Editorial

The oil risk — on the rise in international prices

India needs to expedite steps that can help minimise the impact of higher oil prices

As international oil prices head higher, India will have to brace itself for the economic risks of expensive energy. Brent crude oil futures were trading at about $70 a barrel on Friday, marking a four-year high and a price increase of close to 6% since the start of the year. The rise in international prices has been particularly sharp given that oil had been selling at below $45 in June. This is a rally of about 55% in a matter of just months. Oil price dynamics have often been explained by changes in the supply outlook influenced by the decisions of major oil producers. Oil trading at $70 should offer some respite to traditional oil producers like the OPEC members, which have suffered the onslaught of U.S. shale producers. According to the IMF, last year, for instance, Saudi Arabia would break even on its budget with oil at $70. The recent spurt in oil prices, however, seems to be more the result of a weakening of the U.S. dollar than anything else. The dollar has been gradually weakening against major global currencies since the beginning of last year. But the trend was given a new push following comments by U.S. Treasury Secretary Steven Mnuchin in favour of a weak-dollar policy. At Davos this week, Mr. Mnuchin noted that a weaker dollar would be good for American trade. However, given that the U.S. is right in the middle of a monetary tightening cycle, it is unlikely that the dollar will continue to boost oil prices, unless the Federal Reserve slows the projected pace of interest rate increases.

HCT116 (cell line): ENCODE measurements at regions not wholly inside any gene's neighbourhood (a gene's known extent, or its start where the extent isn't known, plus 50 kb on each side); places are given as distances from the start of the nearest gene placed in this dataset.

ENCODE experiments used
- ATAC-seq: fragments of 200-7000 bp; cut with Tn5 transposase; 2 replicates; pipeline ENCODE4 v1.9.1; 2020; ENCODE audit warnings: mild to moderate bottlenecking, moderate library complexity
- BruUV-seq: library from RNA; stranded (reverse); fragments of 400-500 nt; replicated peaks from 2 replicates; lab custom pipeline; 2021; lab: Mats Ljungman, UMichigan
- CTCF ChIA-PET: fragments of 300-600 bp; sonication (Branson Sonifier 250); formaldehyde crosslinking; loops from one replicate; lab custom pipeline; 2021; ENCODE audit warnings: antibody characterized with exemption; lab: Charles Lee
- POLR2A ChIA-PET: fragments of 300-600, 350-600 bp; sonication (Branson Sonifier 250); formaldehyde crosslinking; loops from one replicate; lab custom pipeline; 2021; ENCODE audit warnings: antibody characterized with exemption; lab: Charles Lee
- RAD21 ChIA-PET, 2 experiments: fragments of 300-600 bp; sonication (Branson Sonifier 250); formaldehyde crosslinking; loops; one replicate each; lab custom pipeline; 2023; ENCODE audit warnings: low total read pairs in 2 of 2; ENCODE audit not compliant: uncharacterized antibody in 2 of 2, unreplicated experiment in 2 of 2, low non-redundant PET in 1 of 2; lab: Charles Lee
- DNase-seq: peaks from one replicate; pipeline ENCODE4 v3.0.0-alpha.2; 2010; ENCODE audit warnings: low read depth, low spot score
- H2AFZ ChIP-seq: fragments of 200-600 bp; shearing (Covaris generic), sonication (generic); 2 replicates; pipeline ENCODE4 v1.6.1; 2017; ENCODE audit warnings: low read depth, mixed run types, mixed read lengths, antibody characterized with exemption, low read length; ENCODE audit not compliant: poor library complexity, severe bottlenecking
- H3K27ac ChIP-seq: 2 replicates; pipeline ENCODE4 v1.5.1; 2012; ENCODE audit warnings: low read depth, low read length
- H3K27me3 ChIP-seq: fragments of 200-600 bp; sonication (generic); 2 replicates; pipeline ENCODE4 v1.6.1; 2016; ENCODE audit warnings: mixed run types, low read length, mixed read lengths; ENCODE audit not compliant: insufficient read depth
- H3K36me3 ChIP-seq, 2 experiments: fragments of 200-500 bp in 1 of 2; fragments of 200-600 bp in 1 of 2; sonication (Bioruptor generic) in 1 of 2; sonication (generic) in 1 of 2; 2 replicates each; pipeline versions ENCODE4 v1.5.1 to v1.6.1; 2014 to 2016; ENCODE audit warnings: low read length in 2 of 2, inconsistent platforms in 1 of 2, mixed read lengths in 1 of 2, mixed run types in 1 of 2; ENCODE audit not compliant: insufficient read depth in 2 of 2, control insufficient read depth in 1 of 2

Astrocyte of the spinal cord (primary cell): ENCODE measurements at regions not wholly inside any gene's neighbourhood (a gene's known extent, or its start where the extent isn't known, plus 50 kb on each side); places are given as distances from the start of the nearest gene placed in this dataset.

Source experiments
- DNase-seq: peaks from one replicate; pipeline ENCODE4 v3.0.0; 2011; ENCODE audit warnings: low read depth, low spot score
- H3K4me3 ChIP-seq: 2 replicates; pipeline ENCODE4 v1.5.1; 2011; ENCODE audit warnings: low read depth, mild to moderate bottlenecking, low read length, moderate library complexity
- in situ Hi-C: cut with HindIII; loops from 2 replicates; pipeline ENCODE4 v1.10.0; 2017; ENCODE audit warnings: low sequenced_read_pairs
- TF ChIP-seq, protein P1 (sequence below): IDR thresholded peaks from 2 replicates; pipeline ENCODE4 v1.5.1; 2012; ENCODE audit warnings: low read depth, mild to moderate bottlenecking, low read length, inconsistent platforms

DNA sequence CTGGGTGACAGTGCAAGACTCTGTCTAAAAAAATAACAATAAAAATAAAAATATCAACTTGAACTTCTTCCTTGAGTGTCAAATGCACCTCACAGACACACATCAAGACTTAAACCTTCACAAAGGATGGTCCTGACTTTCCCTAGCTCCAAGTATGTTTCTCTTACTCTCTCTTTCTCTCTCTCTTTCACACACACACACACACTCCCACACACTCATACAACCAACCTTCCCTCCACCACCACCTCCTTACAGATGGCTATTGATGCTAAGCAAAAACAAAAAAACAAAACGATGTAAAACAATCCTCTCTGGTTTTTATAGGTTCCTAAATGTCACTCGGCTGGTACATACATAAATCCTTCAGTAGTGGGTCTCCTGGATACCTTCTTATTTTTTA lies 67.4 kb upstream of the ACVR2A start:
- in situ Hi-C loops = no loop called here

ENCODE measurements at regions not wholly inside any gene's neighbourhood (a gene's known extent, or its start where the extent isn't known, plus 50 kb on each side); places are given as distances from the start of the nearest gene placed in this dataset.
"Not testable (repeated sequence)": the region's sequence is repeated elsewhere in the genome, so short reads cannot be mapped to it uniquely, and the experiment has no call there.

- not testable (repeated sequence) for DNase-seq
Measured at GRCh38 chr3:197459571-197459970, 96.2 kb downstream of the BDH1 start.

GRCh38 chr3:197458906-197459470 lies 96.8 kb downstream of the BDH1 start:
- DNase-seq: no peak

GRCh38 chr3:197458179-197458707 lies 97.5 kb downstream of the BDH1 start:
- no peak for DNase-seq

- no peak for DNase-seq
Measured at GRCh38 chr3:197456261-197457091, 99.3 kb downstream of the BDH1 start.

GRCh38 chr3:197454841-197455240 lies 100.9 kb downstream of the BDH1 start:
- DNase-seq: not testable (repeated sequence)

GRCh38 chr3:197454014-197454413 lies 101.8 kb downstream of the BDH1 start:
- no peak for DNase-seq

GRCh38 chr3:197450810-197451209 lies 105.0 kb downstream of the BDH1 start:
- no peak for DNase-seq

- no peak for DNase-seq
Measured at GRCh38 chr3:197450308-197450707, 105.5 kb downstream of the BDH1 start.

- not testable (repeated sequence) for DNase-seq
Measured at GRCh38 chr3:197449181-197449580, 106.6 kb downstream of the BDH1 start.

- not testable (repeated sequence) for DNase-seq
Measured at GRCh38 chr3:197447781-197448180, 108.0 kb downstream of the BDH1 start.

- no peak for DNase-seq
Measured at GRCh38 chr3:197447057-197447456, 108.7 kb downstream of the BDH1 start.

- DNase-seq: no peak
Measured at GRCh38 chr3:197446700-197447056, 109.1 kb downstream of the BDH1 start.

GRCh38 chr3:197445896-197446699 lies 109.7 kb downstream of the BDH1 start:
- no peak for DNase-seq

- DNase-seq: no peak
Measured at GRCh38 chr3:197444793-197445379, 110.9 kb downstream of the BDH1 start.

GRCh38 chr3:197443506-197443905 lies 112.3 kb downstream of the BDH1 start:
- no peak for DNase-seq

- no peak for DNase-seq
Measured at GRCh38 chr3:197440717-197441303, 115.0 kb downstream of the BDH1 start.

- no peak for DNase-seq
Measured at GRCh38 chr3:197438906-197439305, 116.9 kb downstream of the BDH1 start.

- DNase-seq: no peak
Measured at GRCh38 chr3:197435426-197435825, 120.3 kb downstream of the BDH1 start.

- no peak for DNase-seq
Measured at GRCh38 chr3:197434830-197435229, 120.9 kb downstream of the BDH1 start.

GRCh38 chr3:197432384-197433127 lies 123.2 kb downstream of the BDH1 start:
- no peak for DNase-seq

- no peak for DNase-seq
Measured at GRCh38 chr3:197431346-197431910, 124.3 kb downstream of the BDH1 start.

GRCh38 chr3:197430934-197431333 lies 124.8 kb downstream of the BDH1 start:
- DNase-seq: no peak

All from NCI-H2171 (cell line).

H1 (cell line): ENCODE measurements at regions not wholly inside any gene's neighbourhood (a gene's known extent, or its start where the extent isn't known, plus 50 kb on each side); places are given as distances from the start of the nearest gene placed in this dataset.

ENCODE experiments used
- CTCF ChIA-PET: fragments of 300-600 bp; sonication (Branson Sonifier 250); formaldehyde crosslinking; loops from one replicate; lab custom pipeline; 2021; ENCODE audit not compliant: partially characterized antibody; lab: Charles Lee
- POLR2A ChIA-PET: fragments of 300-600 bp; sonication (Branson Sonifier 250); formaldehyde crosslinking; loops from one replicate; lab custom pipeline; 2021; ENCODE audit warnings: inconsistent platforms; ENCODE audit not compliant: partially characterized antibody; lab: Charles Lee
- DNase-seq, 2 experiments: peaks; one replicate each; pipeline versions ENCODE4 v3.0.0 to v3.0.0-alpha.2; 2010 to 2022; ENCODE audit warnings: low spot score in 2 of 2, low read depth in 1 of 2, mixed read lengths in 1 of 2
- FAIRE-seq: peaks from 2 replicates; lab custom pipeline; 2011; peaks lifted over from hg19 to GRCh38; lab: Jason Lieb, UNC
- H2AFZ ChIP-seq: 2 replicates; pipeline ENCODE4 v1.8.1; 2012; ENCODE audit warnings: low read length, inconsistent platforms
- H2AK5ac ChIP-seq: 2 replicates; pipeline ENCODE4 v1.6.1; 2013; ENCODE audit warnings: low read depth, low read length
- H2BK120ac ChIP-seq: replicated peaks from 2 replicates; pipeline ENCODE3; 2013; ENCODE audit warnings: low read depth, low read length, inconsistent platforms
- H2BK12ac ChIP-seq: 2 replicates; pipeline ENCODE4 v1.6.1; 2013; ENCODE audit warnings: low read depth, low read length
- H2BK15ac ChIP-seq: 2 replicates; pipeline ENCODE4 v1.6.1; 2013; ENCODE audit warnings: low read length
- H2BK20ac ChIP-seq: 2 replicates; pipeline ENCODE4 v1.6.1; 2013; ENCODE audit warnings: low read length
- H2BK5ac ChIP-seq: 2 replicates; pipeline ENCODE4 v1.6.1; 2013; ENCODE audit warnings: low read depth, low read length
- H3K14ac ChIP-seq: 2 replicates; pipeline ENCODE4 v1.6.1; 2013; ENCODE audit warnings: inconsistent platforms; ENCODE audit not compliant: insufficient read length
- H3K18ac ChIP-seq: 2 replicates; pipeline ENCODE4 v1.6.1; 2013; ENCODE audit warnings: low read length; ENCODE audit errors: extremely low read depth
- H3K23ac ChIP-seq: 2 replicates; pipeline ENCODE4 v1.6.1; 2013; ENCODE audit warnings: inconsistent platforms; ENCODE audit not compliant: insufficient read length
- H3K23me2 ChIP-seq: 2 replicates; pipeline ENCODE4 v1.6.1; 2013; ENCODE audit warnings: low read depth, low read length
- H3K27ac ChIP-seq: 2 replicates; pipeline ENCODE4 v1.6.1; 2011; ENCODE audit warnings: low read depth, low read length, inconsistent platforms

Consumers in India are already beginning to feel the pinch as petrol and diesel prices have hit multi-year highs. The retail selling price of both petrol and diesel in Delhi, for instance, has risen by close to ₹3 a litre since the beginning of 2018. The rise in domestic fuel prices is on expected lines given the policy of dynamic daily pricing of petrol and diesel adopted by the Centre. But as rising oil prices put pressure on domestic consumers, the government will have to desist from resorting to subsidies to ease the pain. It should work towards rationalising taxes on petrol and diesel to bring down retail prices. This will help consumers without imposing an undue burden on the oil marketing companies. An even bigger risk posed by higher oil prices is to the government’s fiscal management. With the fiscal windfall from low oil prices likely to end for now, the government should think for the long term and make crucial tweaks to its hydrocarbon exploration and licensing policy to expedite oil discovery and production. Simultaneously, it must take a leaf from China’s book and actively support Indian energy firms’ bids for overseas oilfields. Self-reliance is ultimately the best hedge.

Recommended for you
This article is closed for comments.
Please Email the Editor

Printable version | Jul 10, 2020 9:14:18 AM | https://www.thehindu.com/opinion/editorial/the-oil-risk/article22530920.ece

Next Story